Parents and early childhood education teachers are finding it tricky to adjust to the Ministry of Health's new food safety recommendations for lunchboxes.
The recommendations from the Ministry of Education (MoH) suggest banning foods such as hard rice crackers, dried fruit and nuts.
The rules come after a 22-month-old boy was left severely brain-damaged after choking on a raw apple at his Rotorua daycare in 2016.
Neihana Renata was left starved of oxygen for 30 minutes and now he cannot walk or talk.
Small hard foods are considered a high risk as it could be difficult for young children to bite through and break down the pieces to swallow safely.
The MoH suggests grating or cooking at-risk foods such as raw carrot, apple or celery for children under the age of three. They also suggested finely chopping grapes, berries and cherry tomatoes.
But Dr Julie Bhosale, a family nutrition expert, told Stuff it's not a practical suggestion.
Grated carrots and apples are "very unrealistic to do in a lunchbox" because it turns brown quickly, she told Stuff NZ.
"We have to be really careful in public health that when we make a suggestion it has to be a real and viable suggestion," she said.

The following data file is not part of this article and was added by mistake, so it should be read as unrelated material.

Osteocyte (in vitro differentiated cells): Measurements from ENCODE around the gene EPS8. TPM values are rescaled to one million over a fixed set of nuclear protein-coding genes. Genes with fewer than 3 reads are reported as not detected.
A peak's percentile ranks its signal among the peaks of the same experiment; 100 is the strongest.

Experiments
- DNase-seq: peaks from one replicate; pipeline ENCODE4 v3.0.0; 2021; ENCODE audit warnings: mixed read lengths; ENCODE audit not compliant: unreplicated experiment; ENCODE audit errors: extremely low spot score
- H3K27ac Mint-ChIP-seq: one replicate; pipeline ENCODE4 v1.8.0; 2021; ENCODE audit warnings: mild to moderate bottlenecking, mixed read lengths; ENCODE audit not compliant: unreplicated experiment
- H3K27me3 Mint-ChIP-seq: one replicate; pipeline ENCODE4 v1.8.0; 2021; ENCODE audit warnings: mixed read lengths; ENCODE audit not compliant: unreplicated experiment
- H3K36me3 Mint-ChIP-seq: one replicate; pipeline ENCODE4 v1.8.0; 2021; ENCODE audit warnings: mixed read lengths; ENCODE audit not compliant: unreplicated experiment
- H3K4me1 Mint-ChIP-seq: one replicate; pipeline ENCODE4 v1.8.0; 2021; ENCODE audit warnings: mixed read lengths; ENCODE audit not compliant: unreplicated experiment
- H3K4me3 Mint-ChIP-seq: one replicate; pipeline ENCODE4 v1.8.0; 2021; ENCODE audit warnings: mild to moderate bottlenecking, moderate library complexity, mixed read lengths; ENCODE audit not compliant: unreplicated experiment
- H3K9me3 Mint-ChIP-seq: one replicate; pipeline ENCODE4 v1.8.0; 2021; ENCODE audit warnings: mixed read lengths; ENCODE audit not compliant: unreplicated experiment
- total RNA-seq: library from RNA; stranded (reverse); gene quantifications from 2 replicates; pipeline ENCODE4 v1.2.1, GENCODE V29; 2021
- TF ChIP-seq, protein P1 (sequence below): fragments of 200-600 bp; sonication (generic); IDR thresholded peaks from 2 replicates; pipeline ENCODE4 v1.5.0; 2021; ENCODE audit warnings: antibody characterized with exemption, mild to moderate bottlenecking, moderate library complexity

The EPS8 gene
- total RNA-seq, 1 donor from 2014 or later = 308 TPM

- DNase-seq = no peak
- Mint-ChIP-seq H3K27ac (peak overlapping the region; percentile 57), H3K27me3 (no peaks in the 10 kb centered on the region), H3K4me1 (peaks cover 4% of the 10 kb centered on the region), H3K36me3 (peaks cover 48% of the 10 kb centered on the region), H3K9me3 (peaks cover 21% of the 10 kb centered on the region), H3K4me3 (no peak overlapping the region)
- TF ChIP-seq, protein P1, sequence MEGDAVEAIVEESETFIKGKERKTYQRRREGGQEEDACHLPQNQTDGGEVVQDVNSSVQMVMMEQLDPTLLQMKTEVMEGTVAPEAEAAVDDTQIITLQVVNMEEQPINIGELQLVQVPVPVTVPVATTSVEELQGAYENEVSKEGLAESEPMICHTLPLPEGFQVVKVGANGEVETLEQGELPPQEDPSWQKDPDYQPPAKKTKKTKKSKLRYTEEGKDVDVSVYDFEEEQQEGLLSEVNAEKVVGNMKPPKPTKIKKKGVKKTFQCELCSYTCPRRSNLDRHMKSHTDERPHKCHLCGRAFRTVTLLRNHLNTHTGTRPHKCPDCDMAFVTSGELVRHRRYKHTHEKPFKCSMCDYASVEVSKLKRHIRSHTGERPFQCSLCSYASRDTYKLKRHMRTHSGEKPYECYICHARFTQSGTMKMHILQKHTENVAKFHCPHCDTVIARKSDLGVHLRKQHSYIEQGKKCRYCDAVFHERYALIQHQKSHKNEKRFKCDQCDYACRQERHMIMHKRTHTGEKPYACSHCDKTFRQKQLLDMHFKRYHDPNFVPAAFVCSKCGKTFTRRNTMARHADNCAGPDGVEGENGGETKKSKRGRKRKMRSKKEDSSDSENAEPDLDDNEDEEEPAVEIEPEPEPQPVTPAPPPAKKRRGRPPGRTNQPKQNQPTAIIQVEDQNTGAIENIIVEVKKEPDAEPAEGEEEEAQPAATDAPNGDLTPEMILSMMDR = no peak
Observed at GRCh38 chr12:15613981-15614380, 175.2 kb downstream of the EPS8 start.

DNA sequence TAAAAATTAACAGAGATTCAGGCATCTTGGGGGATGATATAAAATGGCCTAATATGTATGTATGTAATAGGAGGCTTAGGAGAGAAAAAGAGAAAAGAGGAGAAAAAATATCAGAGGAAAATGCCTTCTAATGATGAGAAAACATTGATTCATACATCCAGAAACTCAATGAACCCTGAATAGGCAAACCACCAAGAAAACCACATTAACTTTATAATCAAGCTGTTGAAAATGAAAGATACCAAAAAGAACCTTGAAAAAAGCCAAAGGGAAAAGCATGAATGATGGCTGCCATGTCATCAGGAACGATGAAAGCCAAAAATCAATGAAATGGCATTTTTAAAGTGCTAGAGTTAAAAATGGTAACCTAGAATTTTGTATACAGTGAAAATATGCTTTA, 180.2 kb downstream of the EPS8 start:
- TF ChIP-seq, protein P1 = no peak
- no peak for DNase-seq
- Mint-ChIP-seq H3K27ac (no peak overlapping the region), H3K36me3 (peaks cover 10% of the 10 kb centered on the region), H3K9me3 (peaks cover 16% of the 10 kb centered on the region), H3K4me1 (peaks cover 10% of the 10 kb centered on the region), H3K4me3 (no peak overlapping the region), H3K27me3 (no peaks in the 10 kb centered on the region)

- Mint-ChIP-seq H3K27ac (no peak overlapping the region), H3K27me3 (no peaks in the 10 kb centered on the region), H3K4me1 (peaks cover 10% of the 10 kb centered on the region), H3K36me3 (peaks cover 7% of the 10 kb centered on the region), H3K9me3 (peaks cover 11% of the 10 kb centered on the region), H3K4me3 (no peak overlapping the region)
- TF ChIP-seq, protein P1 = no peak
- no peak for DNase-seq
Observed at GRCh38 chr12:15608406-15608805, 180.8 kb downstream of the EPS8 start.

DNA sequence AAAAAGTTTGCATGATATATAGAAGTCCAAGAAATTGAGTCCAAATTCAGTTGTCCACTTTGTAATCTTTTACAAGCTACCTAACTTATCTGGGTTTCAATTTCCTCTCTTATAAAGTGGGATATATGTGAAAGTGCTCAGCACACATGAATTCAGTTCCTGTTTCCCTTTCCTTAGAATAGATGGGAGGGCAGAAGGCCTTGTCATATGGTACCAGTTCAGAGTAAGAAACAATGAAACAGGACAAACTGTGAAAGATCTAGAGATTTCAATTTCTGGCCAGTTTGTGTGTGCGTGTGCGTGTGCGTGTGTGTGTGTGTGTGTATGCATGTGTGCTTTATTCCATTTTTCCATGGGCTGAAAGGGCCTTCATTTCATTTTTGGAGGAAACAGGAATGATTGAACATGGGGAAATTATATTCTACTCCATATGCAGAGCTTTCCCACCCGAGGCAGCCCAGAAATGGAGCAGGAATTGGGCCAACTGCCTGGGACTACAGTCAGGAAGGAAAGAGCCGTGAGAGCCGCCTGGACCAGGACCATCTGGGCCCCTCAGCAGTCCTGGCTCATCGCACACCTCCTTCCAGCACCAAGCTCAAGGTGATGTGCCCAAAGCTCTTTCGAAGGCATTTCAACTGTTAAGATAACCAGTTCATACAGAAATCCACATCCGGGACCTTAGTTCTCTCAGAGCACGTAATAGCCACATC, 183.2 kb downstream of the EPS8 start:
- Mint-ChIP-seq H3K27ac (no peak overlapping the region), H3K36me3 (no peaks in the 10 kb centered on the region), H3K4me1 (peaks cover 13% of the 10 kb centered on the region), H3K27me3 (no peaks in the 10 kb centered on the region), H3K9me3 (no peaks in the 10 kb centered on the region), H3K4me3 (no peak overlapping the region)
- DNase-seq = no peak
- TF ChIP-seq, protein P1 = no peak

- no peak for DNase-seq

"Parents are going to look at this and say it is too hard."
Early Childhood Council chief executive Peter Reynolds told The Project on Wednesday he believed the Ministry of Education had gone too far by making these suggestions for daycare centres.
"My sympathy goes out to that family and to other families who've experienced children who have choked on food - it's a pretty scary thing," he said.
"We've got staff who are trained who are working with those children. Now things can happen - we wanna make sure that the staff are aware of what to do in the event that a child starts to choke.
"It's not just the foods that might be on the 'bad list' that's been supplied, it could be something else."
This story was amended 23 January to reflect that the MOE recommendations are not compulsory.